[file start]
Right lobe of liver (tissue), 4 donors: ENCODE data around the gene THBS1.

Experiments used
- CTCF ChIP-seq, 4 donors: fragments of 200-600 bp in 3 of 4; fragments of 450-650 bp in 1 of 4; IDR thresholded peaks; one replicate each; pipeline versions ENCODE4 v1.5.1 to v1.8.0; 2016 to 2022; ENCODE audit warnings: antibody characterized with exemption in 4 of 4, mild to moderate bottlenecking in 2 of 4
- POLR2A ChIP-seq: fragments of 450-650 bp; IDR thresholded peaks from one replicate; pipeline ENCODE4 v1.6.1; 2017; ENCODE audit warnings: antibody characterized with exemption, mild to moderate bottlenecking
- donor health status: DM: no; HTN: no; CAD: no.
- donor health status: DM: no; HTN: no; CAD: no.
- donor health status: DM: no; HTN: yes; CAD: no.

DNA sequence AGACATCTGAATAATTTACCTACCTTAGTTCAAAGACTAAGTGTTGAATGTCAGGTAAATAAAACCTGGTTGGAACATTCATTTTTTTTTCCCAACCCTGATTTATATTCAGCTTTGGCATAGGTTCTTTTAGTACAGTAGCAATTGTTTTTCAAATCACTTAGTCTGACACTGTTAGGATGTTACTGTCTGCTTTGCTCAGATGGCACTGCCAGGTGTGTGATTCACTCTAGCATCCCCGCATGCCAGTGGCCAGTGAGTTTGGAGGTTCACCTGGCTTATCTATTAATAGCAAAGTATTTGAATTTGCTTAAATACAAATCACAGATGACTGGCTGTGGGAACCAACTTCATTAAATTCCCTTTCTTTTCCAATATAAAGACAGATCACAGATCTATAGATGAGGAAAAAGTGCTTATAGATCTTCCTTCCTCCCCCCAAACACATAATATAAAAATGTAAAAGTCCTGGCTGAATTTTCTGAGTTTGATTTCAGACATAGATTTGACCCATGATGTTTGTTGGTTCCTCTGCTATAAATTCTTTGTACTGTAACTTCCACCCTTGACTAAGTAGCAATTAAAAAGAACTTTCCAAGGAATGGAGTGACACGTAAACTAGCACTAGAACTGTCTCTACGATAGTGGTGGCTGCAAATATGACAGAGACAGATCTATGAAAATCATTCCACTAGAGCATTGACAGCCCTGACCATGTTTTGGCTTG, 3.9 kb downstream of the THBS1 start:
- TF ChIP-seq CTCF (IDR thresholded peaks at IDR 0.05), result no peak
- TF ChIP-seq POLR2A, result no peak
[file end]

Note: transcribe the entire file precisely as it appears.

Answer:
Right lobe of liver (tissue), 4 donors: ENCODE data around the gene THBS1.

Experiments used
- CTCF ChIP-seq, 4 donors: fragments of 200-600 bp in 3 of 4; fragments of 450-650 bp in 1 of 4; IDR thresholded peaks; one replicate each; pipeline versions ENCODE4 v1.5.1 to v1.8.0; 2016 to 2022; ENCODE audit warnings: antibody characterized with exemption in 4 of 4, mild to moderate bottlenecking in 2 of 4
- POLR2A ChIP-seq: fragments of 450-650 bp; IDR thresholded peaks from one replicate; pipeline ENCODE4 v1.6.1; 2017; ENCODE audit warnings: antibody characterized with exemption, mild to moderate bottlenecking
- donor health status: DM: no; HTN: no; CAD: no.
- donor health status: DM: no; HTN: no; CAD: no.
- donor health status: DM: no; HTN: yes; CAD: no.

DNA sequence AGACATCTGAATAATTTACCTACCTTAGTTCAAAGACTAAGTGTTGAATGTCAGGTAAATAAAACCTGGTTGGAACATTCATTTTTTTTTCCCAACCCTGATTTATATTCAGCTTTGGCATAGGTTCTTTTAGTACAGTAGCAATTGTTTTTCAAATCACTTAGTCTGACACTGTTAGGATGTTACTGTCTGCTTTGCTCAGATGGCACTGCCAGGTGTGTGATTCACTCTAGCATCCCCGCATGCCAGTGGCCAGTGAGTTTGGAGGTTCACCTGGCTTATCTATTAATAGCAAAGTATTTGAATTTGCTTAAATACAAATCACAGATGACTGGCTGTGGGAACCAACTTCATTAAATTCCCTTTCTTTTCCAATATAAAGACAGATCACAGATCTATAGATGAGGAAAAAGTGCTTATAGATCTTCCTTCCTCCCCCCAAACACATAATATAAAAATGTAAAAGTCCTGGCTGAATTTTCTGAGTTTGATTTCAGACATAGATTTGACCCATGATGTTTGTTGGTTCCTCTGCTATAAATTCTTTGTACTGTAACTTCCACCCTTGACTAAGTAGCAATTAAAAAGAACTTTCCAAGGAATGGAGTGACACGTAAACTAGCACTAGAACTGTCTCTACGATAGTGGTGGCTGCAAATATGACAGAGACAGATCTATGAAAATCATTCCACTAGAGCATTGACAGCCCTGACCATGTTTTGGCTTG, 3.9 kb downstream of the THBS1 start:
- TF ChIP-seq CTCF (IDR thresholded peaks at IDR 0.05), result no peak
- TF ChIP-seq POLR2A, result no peak